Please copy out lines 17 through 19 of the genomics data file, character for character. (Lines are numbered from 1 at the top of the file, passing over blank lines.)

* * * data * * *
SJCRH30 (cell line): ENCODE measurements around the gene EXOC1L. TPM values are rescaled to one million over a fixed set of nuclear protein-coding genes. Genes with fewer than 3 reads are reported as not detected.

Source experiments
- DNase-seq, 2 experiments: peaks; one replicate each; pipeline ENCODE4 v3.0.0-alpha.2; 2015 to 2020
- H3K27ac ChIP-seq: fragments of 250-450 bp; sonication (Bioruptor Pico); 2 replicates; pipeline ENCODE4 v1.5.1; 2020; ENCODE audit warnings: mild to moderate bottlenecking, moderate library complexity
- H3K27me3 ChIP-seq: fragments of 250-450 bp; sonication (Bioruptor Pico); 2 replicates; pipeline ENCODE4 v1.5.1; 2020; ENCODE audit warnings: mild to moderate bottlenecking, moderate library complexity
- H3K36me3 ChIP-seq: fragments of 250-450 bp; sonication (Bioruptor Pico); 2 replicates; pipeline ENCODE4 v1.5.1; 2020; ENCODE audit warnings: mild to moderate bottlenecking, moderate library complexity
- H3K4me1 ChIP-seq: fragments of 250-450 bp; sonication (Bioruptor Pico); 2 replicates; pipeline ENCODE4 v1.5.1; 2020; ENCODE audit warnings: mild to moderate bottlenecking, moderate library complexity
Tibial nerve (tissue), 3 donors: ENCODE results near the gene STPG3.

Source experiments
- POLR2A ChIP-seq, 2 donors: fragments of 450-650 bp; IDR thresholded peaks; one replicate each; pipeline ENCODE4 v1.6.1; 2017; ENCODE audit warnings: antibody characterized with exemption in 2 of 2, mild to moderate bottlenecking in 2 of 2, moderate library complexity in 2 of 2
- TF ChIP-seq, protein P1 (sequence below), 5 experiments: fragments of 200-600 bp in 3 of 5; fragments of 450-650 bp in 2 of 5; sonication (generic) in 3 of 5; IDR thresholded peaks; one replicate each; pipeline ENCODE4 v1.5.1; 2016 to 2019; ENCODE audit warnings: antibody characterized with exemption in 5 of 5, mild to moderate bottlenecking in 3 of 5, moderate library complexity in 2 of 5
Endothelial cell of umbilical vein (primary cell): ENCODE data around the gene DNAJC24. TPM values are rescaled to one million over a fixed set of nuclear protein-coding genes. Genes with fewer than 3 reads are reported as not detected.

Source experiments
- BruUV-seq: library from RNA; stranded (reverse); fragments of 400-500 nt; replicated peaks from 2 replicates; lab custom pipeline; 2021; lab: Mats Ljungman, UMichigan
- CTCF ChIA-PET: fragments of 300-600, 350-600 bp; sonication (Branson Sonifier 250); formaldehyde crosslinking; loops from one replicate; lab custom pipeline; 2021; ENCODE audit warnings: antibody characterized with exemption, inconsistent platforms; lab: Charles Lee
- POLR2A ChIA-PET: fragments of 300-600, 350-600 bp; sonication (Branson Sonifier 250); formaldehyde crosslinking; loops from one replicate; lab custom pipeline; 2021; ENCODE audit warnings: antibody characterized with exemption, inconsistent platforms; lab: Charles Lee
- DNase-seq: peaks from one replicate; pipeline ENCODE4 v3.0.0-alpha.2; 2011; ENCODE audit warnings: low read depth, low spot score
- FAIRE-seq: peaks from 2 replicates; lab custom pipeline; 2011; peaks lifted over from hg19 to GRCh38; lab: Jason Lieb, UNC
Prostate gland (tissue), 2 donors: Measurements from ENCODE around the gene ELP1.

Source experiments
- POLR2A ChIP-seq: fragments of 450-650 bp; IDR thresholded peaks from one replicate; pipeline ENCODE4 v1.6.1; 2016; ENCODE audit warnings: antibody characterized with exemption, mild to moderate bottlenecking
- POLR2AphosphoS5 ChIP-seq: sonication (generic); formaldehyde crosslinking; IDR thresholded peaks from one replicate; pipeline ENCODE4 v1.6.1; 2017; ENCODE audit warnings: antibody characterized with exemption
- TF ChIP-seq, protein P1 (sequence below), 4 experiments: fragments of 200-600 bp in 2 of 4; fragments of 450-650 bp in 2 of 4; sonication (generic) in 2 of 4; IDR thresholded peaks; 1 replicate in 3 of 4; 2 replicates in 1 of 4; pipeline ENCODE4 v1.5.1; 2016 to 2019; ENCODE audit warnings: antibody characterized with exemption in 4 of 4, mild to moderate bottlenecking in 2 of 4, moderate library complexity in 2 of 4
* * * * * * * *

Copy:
- DNase-seq: peaks from one replicate; pipeline ENCODE4 v3.0.0-alpha.2; 2011; ENCODE audit warnings: low read depth, low spot score
- FAIRE-seq: peaks from 2 replicates; lab custom pipeline; 2011; peaks lifted over from hg19 to GRCh38; lab: Jason Lieb, UNC
Prostate gland (tissue), 2 donors: Measurements from ENCODE around the gene ELP1.